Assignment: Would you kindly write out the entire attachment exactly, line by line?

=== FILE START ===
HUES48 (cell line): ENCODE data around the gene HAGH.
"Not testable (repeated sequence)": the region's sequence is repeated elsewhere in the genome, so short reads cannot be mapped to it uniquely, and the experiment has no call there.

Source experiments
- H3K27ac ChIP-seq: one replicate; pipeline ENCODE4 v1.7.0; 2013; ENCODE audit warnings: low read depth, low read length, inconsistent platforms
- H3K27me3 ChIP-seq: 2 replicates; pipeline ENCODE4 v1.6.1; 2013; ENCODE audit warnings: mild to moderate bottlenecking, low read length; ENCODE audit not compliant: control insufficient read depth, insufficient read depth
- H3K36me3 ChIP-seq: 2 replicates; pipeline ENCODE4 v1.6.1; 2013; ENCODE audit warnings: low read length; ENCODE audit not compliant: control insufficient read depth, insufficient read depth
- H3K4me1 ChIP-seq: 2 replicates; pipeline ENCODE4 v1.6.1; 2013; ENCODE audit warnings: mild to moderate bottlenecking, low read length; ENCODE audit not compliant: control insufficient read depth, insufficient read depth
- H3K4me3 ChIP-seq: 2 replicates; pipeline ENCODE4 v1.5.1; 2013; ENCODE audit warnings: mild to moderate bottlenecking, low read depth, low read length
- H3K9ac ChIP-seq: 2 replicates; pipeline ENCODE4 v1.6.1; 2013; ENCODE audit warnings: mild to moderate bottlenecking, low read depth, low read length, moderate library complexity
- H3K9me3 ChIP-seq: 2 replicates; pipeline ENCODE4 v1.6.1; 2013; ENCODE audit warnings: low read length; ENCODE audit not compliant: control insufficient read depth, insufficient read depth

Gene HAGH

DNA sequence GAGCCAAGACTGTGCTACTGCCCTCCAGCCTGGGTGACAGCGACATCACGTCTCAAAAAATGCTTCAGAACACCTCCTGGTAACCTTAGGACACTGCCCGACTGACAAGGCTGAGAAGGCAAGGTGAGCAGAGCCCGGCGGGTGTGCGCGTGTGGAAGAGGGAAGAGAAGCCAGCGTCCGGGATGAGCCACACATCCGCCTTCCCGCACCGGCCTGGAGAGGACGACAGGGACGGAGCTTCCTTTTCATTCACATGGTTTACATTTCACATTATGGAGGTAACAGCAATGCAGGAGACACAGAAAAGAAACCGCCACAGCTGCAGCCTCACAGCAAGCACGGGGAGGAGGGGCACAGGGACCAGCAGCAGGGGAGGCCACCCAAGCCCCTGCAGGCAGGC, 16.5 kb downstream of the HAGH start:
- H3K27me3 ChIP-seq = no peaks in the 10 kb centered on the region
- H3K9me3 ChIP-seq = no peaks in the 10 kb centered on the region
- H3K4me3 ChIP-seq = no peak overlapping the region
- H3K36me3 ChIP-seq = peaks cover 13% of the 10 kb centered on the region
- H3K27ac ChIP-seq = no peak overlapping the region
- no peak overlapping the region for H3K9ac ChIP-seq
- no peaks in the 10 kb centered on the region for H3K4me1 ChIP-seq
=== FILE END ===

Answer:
HUES48 (cell line): ENCODE data around the gene HAGH.
"Not testable (repeated sequence)": the region's sequence is repeated elsewhere in the genome, so short reads cannot be mapped to it uniquely, and the experiment has no call there.

Source experiments
- H3K27ac ChIP-seq: one replicate; pipeline ENCODE4 v1.7.0; 2013; ENCODE audit warnings: low read depth, low read length, inconsistent platforms
- H3K27me3 ChIP-seq: 2 replicates; pipeline ENCODE4 v1.6.1; 2013; ENCODE audit warnings: mild to moderate bottlenecking, low read length; ENCODE audit not compliant: control insufficient read depth, insufficient read depth
- H3K36me3 ChIP-seq: 2 replicates; pipeline ENCODE4 v1.6.1; 2013; ENCODE audit warnings: low read length; ENCODE audit not compliant: control insufficient read depth, insufficient read depth
- H3K4me1 ChIP-seq: 2 replicates; pipeline ENCODE4 v1.6.1; 2013; ENCODE audit warnings: mild to moderate bottlenecking, low read length; ENCODE audit not compliant: control insufficient read depth, insufficient read depth
- H3K4me3 ChIP-seq: 2 replicates; pipeline ENCODE4 v1.5.1; 2013; ENCODE audit warnings: mild to moderate bottlenecking, low read depth, low read length
- H3K9ac ChIP-seq: 2 replicates; pipeline ENCODE4 v1.6.1; 2013; ENCODE audit warnings: mild to moderate bottlenecking, low read depth, low read length, moderate library complexity
- H3K9me3 ChIP-seq: 2 replicates; pipeline ENCODE4 v1.6.1; 2013; ENCODE audit warnings: low read length; ENCODE audit not compliant: control insufficient read depth, insufficient read depth

Gene HAGH

DNA sequence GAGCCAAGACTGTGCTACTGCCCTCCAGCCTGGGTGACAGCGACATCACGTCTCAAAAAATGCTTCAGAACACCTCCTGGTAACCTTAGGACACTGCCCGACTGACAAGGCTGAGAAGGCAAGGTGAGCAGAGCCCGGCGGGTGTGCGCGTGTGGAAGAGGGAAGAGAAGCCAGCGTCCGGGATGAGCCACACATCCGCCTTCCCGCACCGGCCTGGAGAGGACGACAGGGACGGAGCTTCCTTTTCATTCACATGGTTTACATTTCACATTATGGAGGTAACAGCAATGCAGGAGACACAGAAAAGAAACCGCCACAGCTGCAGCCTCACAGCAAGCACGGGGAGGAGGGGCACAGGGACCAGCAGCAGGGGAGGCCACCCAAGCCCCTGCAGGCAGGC, 16.5 kb downstream of the HAGH start:
- H3K27me3 ChIP-seq = no peaks in the 10 kb centered on the region
- H3K9me3 ChIP-seq = no peaks in the 10 kb centered on the region
- H3K4me3 ChIP-seq = no peak overlapping the region
- H3K36me3 ChIP-seq = peaks cover 13% of the 10 kb centered on the region
- H3K27ac ChIP-seq = no peak overlapping the region
- no peak overlapping the region for H3K9ac ChIP-seq
- no peaks in the 10 kb centered on the region for H3K4me1 ChIP-seq